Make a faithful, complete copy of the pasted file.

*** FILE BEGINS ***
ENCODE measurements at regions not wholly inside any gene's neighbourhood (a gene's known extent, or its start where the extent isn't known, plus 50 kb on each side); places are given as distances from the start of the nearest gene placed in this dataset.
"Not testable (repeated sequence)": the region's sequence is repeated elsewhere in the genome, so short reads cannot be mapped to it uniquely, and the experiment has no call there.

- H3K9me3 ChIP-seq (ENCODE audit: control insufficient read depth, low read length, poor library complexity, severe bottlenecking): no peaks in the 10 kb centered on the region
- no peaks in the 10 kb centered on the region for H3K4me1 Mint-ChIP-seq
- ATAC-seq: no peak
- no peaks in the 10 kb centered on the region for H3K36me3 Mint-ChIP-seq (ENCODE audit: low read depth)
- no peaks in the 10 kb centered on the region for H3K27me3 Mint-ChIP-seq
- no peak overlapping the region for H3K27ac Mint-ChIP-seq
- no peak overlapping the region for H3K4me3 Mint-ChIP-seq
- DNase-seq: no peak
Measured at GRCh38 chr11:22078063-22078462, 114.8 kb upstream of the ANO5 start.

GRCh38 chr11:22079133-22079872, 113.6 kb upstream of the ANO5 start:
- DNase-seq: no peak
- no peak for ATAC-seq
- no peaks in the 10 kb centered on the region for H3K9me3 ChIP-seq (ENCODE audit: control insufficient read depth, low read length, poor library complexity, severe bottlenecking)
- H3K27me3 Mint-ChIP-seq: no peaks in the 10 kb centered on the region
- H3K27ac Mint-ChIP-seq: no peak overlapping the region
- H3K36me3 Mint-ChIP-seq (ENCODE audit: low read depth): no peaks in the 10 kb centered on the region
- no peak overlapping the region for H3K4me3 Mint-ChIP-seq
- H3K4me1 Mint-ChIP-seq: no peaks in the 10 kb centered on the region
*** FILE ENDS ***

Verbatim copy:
ENCODE measurements at regions not wholly inside any gene's neighbourhood (a gene's known extent, or its start where the extent isn't known, plus 50 kb on each side); places are given as distances from the start of the nearest gene placed in this dataset.
"Not testable (repeated sequence)": the region's sequence is repeated elsewhere in the genome, so short reads cannot be mapped to it uniquely, and the experiment has no call there.

- H3K9me3 ChIP-seq (ENCODE audit: control insufficient read depth, low read length, poor library complexity, severe bottlenecking): no peaks in the 10 kb centered on the region
- no peaks in the 10 kb centered on the region for H3K4me1 Mint-ChIP-seq
- ATAC-seq: no peak
- no peaks in the 10 kb centered on the region for H3K36me3 Mint-ChIP-seq (ENCODE audit: low read depth)
- no peaks in the 10 kb centered on the region for H3K27me3 Mint-ChIP-seq
- no peak overlapping the region for H3K27ac Mint-ChIP-seq
- no peak overlapping the region for H3K4me3 Mint-ChIP-seq
- DNase-seq: no peak
Measured at GRCh38 chr11:22078063-22078462, 114.8 kb upstream of the ANO5 start.

GRCh38 chr11:22079133-22079872, 113.6 kb upstream of the ANO5 start:
- DNase-seq: no peak
- no peak for ATAC-seq
- no peaks in the 10 kb centered on the region for H3K9me3 ChIP-seq (ENCODE audit: control insufficient read depth, low read length, poor library complexity, severe bottlenecking)
- H3K27me3 Mint-ChIP-seq: no peaks in the 10 kb centered on the region
- H3K27ac Mint-ChIP-seq: no peak overlapping the region
- H3K36me3 Mint-ChIP-seq (ENCODE audit: low read depth): no peaks in the 10 kb centered on the region
- no peak overlapping the region for H3K4me3 Mint-ChIP-seq
- H3K4me1 Mint-ChIP-seq: no peaks in the 10 kb centered on the region